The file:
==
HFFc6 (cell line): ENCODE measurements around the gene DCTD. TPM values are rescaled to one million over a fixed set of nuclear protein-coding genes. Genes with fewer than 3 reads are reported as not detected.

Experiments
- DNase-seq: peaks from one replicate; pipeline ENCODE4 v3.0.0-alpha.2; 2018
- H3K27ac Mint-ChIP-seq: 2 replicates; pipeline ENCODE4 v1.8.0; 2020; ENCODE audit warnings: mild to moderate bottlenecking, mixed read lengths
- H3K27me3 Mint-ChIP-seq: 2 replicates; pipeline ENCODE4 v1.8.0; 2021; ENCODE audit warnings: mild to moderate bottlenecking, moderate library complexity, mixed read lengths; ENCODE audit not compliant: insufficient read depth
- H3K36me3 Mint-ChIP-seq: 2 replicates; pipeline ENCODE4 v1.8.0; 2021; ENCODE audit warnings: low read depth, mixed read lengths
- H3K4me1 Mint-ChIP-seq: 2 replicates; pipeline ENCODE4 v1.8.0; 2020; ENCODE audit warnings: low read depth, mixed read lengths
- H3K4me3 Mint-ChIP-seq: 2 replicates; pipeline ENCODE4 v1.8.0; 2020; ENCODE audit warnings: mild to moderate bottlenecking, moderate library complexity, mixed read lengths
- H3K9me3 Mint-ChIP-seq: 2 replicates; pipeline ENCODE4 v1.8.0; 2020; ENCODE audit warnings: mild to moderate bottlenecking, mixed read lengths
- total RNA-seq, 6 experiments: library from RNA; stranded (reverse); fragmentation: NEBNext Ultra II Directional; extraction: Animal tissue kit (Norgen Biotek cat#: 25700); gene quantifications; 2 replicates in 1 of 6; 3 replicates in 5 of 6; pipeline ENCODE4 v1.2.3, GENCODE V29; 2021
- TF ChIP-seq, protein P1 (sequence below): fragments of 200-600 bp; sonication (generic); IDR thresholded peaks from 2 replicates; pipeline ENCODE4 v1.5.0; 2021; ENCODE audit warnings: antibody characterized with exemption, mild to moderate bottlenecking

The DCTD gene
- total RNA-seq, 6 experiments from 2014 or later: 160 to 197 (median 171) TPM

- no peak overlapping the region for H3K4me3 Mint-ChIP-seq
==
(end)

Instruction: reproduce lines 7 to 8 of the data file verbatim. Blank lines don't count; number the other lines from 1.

- H3K4me1 Mint-ChIP-seq: 2 replicates; pipeline ENCODE4 v1.8.0; 2020; ENCODE audit warnings: low read depth, mixed read lengths
- H3K4me3 Mint-ChIP-seq: 2 replicates; pipeline ENCODE4 v1.8.0; 2020; ENCODE audit warnings: mild to moderate bottlenecking, moderate library complexity, mixed read lengths